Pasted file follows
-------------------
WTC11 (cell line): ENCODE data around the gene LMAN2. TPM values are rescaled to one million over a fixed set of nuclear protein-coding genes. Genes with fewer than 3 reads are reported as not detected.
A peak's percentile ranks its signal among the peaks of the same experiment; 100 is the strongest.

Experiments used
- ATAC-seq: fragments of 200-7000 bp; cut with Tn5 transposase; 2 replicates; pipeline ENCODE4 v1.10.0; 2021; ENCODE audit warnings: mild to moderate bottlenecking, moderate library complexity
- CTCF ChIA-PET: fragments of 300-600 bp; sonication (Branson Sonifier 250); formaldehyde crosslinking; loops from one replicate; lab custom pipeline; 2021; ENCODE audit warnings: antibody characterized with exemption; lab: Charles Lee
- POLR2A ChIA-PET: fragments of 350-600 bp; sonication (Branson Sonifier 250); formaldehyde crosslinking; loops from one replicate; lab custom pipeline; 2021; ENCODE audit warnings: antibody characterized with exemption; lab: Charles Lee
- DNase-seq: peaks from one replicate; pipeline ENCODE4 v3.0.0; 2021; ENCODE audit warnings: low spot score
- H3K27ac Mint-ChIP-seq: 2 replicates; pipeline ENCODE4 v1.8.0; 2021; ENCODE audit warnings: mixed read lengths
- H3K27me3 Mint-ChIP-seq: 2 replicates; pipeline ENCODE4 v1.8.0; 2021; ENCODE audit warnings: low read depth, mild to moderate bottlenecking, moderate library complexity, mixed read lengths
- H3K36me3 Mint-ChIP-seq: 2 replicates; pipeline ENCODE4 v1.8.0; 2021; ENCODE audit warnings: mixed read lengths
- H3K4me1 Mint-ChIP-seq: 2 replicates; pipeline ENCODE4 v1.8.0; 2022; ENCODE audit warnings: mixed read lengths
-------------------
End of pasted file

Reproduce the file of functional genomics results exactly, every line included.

WTC11 (cell line): ENCODE data around the gene LMAN2. TPM values are rescaled to one million over a fixed set of nuclear protein-coding genes. Genes with fewer than 3 reads are reported as not detected.
A peak's percentile ranks its signal among the peaks of the same experiment; 100 is the strongest.

Experiments used
- ATAC-seq: fragments of 200-7000 bp; cut with Tn5 transposase; 2 replicates; pipeline ENCODE4 v1.10.0; 2021; ENCODE audit warnings: mild to moderate bottlenecking, moderate library complexity
- CTCF ChIA-PET: fragments of 300-600 bp; sonication (Branson Sonifier 250); formaldehyde crosslinking; loops from one replicate; lab custom pipeline; 2021; ENCODE audit warnings: antibody characterized with exemption; lab: Charles Lee
- POLR2A ChIA-PET: fragments of 350-600 bp; sonication (Branson Sonifier 250); formaldehyde crosslinking; loops from one replicate; lab custom pipeline; 2021; ENCODE audit warnings: antibody characterized with exemption; lab: Charles Lee
- DNase-seq: peaks from one replicate; pipeline ENCODE4 v3.0.0; 2021; ENCODE audit warnings: low spot score
- H3K27ac Mint-ChIP-seq: 2 replicates; pipeline ENCODE4 v1.8.0; 2021; ENCODE audit warnings: mixed read lengths
- H3K27me3 Mint-ChIP-seq: 2 replicates; pipeline ENCODE4 v1.8.0; 2021; ENCODE audit warnings: low read depth, mild to moderate bottlenecking, moderate library complexity, mixed read lengths
- H3K36me3 Mint-ChIP-seq: 2 replicates; pipeline ENCODE4 v1.8.0; 2021; ENCODE audit warnings: mixed read lengths
- H3K4me1 Mint-ChIP-seq: 2 replicates; pipeline ENCODE4 v1.8.0; 2022; ENCODE audit warnings: mixed read lengths